Haven by Emma Donoghue is a historical fiction novel about the dangerous effects of blind faith and obedience. Artt, a scholar, priest, and hermit has a dream while visiting Cluain Mhic Nois monastery in Ireland sometime in the seventh century. He believes God has told him to take two monks and head to an unknown island. He chooses the young Trian and the older Cormac as his companions. He requires them to take a vow of obedience to him, even though he acknowledges that such a vow tends to make sheep of men.
The group of three becomes the first landing party on Skellig Michael off the coast of Southwest Ireland. Artt is much more concerned with setting up a chapel and copying scripture than he is with taking care of basic necessities, such as food, shelter, and fuel. He foolishly believes that God will provide everything. He also believes that future generations will forever bless the name of the mission’s founder, holy Artt. Artt treats Trian and Cormac as his inferiors in all matters and punishes them if they question his authority. The two take their vow of obedience seriously, even when their survival is at risk.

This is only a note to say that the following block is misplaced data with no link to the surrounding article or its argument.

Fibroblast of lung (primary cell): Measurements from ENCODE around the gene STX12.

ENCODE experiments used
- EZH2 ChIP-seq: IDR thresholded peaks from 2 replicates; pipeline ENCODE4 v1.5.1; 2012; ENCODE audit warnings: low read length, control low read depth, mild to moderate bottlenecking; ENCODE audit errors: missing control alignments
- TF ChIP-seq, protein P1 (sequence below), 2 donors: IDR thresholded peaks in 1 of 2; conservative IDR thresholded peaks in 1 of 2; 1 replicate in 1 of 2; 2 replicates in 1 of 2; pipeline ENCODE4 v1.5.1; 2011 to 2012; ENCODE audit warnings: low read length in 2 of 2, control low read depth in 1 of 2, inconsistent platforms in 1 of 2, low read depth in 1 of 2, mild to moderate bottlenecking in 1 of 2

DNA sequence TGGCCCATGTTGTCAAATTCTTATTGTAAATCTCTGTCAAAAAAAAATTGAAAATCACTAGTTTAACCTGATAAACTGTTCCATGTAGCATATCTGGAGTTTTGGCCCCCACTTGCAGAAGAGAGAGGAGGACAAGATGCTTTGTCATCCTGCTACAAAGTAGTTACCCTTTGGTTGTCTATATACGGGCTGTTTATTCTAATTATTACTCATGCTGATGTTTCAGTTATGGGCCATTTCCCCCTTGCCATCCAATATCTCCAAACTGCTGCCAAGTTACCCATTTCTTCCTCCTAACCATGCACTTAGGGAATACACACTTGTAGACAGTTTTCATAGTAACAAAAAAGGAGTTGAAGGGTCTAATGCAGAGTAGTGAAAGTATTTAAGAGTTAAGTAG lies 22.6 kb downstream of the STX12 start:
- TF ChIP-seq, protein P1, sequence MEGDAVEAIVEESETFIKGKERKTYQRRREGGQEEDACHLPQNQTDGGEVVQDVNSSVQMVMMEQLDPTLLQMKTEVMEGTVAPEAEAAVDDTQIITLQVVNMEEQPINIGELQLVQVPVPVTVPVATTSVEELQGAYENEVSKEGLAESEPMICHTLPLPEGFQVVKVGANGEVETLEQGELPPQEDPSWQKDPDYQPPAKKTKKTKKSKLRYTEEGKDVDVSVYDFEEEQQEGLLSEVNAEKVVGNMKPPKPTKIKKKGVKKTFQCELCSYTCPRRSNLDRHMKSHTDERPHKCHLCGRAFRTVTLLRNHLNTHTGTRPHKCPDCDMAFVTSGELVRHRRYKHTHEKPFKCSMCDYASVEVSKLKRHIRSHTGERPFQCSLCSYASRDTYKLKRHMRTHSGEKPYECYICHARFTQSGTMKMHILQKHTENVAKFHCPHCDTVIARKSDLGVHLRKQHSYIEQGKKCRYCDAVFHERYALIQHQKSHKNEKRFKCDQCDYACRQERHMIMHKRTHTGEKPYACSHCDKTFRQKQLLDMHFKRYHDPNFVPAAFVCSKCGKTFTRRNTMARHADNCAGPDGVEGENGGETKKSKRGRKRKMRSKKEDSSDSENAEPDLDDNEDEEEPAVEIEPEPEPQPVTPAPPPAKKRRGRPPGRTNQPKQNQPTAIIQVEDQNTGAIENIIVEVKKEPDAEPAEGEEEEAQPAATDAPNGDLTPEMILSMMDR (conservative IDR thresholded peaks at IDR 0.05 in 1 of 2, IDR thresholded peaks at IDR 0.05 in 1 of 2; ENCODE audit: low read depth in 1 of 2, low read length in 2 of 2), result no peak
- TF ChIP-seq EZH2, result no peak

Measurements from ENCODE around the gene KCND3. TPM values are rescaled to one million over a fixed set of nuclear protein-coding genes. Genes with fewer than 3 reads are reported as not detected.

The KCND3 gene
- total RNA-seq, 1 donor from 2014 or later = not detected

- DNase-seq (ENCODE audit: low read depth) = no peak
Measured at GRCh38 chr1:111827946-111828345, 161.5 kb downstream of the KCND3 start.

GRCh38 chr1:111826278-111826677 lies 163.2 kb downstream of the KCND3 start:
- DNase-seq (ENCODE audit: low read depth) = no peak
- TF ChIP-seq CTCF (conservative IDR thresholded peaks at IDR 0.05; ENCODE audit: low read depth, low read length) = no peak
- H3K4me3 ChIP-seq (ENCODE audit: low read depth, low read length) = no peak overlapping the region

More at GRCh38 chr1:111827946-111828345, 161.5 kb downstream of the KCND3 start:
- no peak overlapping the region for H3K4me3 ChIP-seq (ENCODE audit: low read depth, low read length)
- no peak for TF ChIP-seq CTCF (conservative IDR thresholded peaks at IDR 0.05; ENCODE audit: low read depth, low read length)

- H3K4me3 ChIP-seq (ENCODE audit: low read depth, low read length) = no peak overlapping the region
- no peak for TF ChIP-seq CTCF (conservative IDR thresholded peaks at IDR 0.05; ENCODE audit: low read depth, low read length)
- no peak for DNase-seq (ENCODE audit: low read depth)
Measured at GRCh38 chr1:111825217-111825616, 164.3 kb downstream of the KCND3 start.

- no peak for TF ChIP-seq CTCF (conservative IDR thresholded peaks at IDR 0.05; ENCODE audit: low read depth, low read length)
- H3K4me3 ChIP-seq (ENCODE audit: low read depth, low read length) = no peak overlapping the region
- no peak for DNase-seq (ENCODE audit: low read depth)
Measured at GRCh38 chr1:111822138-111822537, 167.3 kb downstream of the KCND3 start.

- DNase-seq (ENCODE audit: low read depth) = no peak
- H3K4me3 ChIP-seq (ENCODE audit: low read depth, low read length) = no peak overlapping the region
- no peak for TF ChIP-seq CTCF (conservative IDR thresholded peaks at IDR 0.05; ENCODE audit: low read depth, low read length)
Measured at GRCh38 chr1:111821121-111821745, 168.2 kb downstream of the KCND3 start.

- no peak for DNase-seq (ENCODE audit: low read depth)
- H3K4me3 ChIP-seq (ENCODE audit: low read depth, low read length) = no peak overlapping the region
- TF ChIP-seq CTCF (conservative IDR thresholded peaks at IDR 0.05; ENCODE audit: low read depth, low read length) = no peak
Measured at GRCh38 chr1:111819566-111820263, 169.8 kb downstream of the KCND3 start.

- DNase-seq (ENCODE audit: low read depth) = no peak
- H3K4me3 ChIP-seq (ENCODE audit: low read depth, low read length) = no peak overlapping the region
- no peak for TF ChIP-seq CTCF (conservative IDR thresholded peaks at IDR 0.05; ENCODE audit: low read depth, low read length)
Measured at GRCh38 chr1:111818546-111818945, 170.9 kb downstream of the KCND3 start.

While the subject matter is fascinating, I found myself bored at times with the slowness of this character-focused story. I also I was not fond of the flowery language that was often used. For example: “The sea is quite glassy, as if God’s poured oil on it. As the red berry of the sun floats up into the sky, Trian can see everything: the silken fabric of the ocean, stretched out smooth with barely a ripple; flocks of voracious cormorants and moaning puffins working the water.”
3-stars. This novel will be published on August 23, 2022. Thanks to NetGalley and Little, Brown and Company for my advanced reader copy in exchange for an honest review.